The human mind and behaviour have captivated scholars and been the objects of interest for centuries. The conscious and unconscious. What drives people to do what they do? Positive psychology. Emotional intelligence. Talk therapy. What do these all mean and how can we make sense of it all? To understand the psychology of human behaviour, we’re shining the industry spotlight on Jacquire Molefe, a qualified and practising clinical psychologist, to answer some common and interesting questions.
Introduction and background
Tell us a bit about your background.
My background might be somewhat of the norm in the South African context, but I grew up in a single-parent household with my wonderful mother. My mother, a domestic worker, was a dreamer and wanted the absolute best for me. I think my mother injected that in me – an ambitious spirit. My mom values education and she made sure I went to the best schools. It was also this motivation and determination in her, that I think I inherited. I would describe myself as being highly ambitious and a top achiever, reflecting on where I came from and looking at how far I have come.
What made you decide to go into psychology?
I think one of the defining moments that contributed to my interest, I will say in human behaviour more so than psychology itself at that point, was during my time in high school. I had received a full scholarship to attend Redhill High, which is a private school and so, came from a different economic background than most of the kids that went to Redhill. The disparities and challenges I experienced stemming from my economic background contributed to a lot of my own anxiety and distress.
My marks started dropping and as a result, I was threatened with my scholarship being taken away. The most devastating part was that with these threats, there had not once been any kind of wanting to understand why my marks were dropping or just anything like that. This upset me and it puzzled me. I didn’t understand how there was no process of inquiry or any kind of conversation about “why”. This sparked my own curiosity about human behaviour as well as an interest in wanting to understand how and why stress and distress could have such an impact on an individual. So, this, coupled with I believe my natural and innate characteristic of wanting to help others, is where I think it all started.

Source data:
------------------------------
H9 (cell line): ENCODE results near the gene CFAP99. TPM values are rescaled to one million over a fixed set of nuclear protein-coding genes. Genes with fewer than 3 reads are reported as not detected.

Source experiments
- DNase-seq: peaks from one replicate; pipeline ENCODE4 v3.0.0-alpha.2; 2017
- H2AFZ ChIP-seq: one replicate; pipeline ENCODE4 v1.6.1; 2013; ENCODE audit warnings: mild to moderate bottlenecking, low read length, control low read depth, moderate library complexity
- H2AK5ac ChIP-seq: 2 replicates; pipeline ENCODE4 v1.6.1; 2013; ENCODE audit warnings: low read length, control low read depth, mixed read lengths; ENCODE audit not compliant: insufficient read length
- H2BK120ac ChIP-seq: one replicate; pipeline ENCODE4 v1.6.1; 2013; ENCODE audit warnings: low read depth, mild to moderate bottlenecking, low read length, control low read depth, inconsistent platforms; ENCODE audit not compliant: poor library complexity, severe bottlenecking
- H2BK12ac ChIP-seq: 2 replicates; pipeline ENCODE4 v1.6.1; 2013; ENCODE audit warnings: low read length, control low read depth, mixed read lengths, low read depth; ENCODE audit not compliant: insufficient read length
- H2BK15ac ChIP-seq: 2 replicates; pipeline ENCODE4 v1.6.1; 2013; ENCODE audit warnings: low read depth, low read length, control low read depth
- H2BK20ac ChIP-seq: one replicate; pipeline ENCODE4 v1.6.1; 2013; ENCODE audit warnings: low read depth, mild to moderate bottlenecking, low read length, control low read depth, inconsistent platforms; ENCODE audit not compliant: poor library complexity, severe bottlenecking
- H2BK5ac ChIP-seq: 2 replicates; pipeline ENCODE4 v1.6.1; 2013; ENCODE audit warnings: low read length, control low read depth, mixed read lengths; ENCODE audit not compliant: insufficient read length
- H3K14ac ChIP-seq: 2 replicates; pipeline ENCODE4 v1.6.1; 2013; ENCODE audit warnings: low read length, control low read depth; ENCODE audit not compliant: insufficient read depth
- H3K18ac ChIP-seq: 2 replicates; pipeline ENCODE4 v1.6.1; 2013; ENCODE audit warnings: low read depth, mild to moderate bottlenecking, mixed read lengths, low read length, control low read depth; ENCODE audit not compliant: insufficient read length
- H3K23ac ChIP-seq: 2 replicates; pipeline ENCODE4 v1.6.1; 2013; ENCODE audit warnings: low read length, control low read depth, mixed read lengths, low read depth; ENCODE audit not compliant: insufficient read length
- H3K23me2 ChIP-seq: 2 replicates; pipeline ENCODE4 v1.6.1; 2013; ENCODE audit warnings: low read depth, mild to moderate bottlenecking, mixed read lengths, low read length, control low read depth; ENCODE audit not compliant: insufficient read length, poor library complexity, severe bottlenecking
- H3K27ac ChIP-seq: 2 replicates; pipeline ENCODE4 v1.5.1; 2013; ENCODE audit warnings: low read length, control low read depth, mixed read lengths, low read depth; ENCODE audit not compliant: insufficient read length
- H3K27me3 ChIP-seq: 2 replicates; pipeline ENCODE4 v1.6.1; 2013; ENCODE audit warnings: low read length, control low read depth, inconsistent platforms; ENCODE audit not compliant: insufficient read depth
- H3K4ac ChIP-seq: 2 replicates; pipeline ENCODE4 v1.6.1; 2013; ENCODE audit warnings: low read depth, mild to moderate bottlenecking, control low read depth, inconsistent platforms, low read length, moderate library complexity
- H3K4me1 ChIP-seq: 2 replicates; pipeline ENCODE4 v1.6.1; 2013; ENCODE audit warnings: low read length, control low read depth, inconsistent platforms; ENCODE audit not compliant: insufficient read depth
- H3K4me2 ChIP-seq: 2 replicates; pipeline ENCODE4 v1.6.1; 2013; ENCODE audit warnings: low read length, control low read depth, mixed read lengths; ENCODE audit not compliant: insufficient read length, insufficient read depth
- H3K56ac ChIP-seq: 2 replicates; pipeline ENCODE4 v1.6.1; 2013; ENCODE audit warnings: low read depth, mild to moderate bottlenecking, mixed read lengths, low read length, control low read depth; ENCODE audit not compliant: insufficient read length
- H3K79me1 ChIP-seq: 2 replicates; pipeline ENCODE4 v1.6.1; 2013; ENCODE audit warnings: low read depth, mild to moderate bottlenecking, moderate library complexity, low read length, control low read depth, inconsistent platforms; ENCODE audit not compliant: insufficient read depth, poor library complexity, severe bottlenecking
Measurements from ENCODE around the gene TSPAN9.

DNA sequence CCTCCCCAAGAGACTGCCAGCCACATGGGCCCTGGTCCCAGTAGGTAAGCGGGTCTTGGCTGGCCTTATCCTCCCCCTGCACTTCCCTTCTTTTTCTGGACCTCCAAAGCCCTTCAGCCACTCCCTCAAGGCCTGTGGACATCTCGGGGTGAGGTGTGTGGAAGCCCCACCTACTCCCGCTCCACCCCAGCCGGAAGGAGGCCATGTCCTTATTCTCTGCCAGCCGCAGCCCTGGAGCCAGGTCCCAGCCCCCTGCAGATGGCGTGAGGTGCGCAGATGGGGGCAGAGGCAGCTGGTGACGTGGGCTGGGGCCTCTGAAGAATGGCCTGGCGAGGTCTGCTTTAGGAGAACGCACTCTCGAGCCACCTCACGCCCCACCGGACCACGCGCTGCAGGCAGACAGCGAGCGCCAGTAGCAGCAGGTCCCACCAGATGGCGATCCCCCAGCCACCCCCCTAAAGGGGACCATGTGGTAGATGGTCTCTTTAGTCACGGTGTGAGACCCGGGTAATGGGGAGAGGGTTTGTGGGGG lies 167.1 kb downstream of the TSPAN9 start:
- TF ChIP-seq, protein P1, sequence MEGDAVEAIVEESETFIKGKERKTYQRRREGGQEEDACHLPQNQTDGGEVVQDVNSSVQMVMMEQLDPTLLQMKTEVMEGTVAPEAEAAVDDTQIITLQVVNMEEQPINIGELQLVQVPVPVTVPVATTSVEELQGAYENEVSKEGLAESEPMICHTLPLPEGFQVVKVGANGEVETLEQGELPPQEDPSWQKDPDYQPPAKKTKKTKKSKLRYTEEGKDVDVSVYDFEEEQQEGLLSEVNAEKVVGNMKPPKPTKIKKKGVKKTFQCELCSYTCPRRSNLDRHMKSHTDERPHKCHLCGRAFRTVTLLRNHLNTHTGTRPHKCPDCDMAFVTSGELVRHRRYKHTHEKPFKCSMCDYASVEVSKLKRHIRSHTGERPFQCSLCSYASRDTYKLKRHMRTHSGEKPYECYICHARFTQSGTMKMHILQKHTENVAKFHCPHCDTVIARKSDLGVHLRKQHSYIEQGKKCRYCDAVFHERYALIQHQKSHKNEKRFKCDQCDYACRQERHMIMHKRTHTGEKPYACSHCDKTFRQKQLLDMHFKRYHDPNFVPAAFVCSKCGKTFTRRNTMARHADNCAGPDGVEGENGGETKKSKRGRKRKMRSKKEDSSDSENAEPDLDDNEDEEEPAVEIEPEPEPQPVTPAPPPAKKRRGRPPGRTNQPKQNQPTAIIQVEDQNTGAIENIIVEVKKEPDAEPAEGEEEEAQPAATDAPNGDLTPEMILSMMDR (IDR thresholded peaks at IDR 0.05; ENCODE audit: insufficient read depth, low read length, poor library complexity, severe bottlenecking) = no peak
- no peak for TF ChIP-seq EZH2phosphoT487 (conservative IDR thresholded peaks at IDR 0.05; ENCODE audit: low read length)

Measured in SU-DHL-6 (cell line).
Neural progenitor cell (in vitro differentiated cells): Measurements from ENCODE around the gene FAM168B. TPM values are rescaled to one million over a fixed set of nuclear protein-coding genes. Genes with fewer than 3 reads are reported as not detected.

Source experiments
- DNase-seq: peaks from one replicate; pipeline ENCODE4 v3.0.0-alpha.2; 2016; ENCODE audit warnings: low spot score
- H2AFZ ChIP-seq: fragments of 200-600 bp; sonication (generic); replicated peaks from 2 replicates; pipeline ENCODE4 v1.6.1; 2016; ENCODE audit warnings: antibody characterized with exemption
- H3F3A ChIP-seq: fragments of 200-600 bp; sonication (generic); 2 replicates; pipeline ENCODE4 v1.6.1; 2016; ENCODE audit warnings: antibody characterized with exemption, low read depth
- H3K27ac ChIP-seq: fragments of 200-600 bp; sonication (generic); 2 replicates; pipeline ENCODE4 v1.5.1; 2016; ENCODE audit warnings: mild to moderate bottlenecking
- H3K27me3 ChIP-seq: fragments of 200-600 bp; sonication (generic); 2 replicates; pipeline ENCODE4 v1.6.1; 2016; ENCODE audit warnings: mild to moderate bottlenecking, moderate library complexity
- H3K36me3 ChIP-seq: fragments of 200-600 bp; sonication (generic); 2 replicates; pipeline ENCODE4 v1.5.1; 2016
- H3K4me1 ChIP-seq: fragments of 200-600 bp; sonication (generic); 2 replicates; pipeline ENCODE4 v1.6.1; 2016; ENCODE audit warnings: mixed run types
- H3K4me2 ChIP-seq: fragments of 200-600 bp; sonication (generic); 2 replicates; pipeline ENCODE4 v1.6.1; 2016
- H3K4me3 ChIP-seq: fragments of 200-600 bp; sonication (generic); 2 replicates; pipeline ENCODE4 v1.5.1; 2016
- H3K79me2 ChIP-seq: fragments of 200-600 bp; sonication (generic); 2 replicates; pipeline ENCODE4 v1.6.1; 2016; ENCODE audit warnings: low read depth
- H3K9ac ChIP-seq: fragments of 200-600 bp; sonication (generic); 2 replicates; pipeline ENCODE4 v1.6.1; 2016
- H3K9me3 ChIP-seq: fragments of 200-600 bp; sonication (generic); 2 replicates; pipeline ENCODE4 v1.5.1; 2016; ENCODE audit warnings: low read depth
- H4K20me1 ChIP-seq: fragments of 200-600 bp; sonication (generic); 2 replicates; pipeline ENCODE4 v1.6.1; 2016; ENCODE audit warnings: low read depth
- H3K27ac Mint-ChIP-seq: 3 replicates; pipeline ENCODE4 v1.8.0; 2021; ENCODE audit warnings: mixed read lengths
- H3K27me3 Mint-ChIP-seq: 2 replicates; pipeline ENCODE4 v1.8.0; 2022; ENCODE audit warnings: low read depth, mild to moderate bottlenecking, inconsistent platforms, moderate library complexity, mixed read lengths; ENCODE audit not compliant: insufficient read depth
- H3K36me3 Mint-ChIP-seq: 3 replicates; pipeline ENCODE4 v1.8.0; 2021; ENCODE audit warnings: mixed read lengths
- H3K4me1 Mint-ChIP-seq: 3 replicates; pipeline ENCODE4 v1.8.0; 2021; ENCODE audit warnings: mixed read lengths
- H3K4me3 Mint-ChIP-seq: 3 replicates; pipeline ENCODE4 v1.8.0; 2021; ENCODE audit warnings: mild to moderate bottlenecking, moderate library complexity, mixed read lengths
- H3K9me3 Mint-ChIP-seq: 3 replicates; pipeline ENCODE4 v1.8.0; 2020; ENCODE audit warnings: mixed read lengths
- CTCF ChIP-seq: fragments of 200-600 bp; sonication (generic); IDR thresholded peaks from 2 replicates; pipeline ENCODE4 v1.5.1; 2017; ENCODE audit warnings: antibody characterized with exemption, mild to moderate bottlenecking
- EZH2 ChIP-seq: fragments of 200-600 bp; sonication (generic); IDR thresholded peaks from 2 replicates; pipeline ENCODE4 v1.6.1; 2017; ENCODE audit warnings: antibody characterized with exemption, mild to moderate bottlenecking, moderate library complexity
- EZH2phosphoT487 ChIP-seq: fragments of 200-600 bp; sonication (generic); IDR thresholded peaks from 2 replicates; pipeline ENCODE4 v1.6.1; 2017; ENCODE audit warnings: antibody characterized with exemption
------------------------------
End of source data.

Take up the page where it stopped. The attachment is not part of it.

What qualifications did you take to become a psychologist?
In high school, I did English, Afrikaans, French, Math, Biology, and History. Then I went to the general BA stream and majored in Psychology and Anthropology. Then I did a BA Honours Degree in Psychology and then finally, a master’s in clinical psychology. I also have a second-year level Human Resources Certificate. This really reflects the diverse nature and journey of psychology which I really believe for myself, is the biggest takeaway.
What additional certifications, exams, and memberships have you had to complete as part of your career journey?
After obtaining my Masters, I completed a two-year contact coursework degree (attending class and not online). Then, I did one year of internship; six months at Tara in the eating disorder and adolescent ward and the other six months in the adult ward. It took me another year and a half to complete the research component and then started my one-year community service at Odi District Hospital in Mabopane. Prior to community service, I completed my board exams with the Health Professions Council of South Africa (HPCSA), our regulatory body.
What are the possible career paths for someone who has completed (or is about to complete) their psychology qualification?
- The possible career paths include working for the Department of Health at one of the hospitals or regional clinic facilities.
- There is also the option to go into private practice which, allows those who enjoy business and entrepreneurship the ability to engage in such.
Psychology is such a big part of life and there are more opportunities than what I believe the more “mainstream” career paths may offer. I think it’s about one’s vision, creativity, and determination to find a niche that one can potentially thrive in, using the skills that psychology affords an individual. It’s about making it work for you but obviously, doing so in line with ethics, as outlined in HPCSA principles and guidelines.
What skills and qualities should every psychologist have?
- The first skill one should have is being mindful of ethics and abiding by ethical treatment because “do no harm” is the ethos of the profession.
- Secondly, there needs to be a genuine interest in helping others and thus, having compassion and empathy are key.
- The ability to constantly set and maintain boundaries, as well as having a curious mind and being flexible.
- Finally, I would say working on seriously implementing self-care because psychologists are humans too, and work like this, though rewarding, can be taxing.
How important is it to stay updated on trends and emerging technologies in psychology?